I’m leaving after ten minutes. I may have better luck on his website which says Sovereigns can be picked up for £419. It does not provide details of the prices paid.

All that glitters… in this cave from Aladdin

Next, I decide to buy gold in jewelry form. Surely a pretty necklace would be worth more than the gold underneath.

However, when I look around at jewelry stores in the area, I am quickly corrected. Most often, old jewelry is bought by weight. Items may have sentimental meaning to the owner, but this is unlikely to translate into monetary value.

Gloss: Sovereigns are 22k gold – 22 parts gold to 2 parts copper

Gloss: Sovereigns are 22k gold – 22 parts gold to 2 parts copper

There are of course exceptions. Visiting the family run antique jewelery shop AR Ullman in Hatton Garden, it’s like stepping back in time.

An imposing 1902 oil painting by founder Joseph proudly gazes down from the wall at his great-grandson Max Ullman, welcoming me to this glorious Aladdin cave. They buy and sell rare and esoteric knick-knacks spanning centuries. Max says, “The value of these items is greater than the value of the precious metal from which they are made.”

However, there is always a risk in buying jewelry as a store of value – unlike sovereigns, the price the items fetch depends on the tastes of the buyers at the time of sale. As an alternative, Ullman playfully suggests that I buy a sovereign to wear as jewelry.

This gives you the stored value of gold in sovereign form – and a bit of jewelry to wear. He shows me a ruler seated in a golden ring. “You can buy this for £900,” he says. “It’s the pinnacle of street fashion.”

However, I’m not convinced it’s a smart buy. I feel more like 1980’s football manager Ron Atkinson, who had a thing for oversized glitz.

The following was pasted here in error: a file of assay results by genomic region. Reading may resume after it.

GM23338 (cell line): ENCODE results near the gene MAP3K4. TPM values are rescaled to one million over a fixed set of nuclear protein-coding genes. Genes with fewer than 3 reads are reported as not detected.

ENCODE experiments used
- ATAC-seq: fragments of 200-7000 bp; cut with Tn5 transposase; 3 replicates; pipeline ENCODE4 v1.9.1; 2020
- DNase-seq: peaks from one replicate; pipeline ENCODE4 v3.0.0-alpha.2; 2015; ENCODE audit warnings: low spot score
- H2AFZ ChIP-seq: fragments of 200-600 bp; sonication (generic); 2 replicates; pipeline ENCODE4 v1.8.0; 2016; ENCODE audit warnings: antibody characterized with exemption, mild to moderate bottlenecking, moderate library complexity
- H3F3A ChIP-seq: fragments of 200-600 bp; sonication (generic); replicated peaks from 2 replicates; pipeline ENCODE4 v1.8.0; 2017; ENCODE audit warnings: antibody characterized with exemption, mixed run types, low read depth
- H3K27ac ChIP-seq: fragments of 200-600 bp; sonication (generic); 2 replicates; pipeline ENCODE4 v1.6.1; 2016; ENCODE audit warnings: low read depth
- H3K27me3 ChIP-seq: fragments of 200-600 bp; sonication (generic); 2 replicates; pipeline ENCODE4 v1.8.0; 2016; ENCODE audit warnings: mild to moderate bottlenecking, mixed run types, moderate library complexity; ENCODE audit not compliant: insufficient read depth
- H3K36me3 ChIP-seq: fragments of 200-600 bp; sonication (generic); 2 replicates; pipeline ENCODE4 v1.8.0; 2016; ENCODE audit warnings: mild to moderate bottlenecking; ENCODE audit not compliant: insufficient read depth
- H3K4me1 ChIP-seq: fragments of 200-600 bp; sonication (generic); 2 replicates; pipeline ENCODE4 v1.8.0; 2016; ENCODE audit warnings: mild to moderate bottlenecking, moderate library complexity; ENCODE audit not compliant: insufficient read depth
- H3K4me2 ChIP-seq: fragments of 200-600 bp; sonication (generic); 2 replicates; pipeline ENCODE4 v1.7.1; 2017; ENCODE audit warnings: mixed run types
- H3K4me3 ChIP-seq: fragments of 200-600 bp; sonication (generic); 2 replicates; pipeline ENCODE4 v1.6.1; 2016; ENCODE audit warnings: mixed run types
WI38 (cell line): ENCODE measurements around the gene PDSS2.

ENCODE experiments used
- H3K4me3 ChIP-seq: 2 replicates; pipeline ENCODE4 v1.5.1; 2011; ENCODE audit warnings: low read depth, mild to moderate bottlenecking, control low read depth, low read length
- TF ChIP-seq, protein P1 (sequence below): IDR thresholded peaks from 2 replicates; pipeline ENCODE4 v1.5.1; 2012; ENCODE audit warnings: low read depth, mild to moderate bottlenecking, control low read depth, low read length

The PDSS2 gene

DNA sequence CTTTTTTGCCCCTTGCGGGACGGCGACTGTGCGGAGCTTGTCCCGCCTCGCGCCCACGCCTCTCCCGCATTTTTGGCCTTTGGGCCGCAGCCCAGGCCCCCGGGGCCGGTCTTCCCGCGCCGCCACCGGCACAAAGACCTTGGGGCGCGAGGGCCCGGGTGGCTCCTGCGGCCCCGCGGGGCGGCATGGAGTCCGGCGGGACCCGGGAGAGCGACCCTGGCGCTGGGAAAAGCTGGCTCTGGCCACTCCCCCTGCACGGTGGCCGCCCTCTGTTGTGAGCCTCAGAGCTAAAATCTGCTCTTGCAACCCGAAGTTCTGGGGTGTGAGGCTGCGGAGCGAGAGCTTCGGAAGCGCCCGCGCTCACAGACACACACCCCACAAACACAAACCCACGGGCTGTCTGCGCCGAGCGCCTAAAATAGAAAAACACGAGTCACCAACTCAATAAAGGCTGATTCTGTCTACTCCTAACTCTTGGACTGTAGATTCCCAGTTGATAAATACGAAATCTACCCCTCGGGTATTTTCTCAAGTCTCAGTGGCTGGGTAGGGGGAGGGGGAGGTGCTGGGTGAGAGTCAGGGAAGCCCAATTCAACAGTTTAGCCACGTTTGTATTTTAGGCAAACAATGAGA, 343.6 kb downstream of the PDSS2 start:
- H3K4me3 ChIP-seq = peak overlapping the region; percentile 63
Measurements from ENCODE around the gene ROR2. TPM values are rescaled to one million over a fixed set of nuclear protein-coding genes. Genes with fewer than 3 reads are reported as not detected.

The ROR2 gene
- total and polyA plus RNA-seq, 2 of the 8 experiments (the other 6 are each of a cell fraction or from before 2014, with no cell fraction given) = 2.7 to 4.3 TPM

To be sure, try the Royal Mint

IF you don’t like the idea of ​​sneaking around to dealers and experts, the Royal Mint offers a safe and secure way to buy gold. It sells gold coins and bars with prices starting at £76 for a very small minted bar.

However, you will not find a bargain in his online shop. It is currently selling a 2012 Elizabeth II Diamond Jubilee Sovereign weighing around £400 for £2,320.

Coins in special editions or with presentation boxes can cost significantly more, but do not necessarily increase their intrinsic value.

When trading online with Sovereigns, also compare prices to other bullion dealers and coin specialists including Spink, Chards, BullionVault, ATS Bullion, Gold and Baird & Co.

When buying gold or coins online, be very careful and only deal with trusted companies.

Track the metal price… or invest in miners

There are several ways to invest in gold without buying physical pieces. One of the simplest is investing in an Exchange Traded Fund (ETF), an investment that tracks the price of gold and is listed on the London Stock Exchange.

Among those to consider is Invesco Physical Gold ETC, which follows the price of gold as tracked by the London Bullion Market Association (LBMA). It charges an annual fee of 0.12 percent.

Another option is Wisdom Tree Physical Gold, which follows the physical gold spot price and charges an annual management fee of 0.39 percent. Also, iShares Physical Gold ETC tracks the LBMA price of gold and charges an annual fee of 0.12 percent.

Alternatively, you may prefer to invest money in companies that mine gold and other precious metals. Mining is difficult and businesses sometimes fail, so it may be better to spread your risk by investing in a fund that buys multiples.

Funds that invest in gold miners include BlackRock Gold & General, which has annual fees of 1.16 percent. The £1bn fund has invested 88% of its money in mining for gold – the rest is invested in exploring for silver, copper and platinum.

Its largest holdings include seven percent in UK-based Endeavor Mining — which operates gold mines in West African locations like Ivory Coast. The fund holds a similarly sized stake in Canada-based Barrick Gold Corporation, which mines worldwide, including in South American countries like Argentina, Canada, the United States and across Africa.

The £1 billion JPM Natural Resources fund is another option, with 11 percent of its portfolio focused on mining gold and other precious metals. The annual fee is 0.83 percent.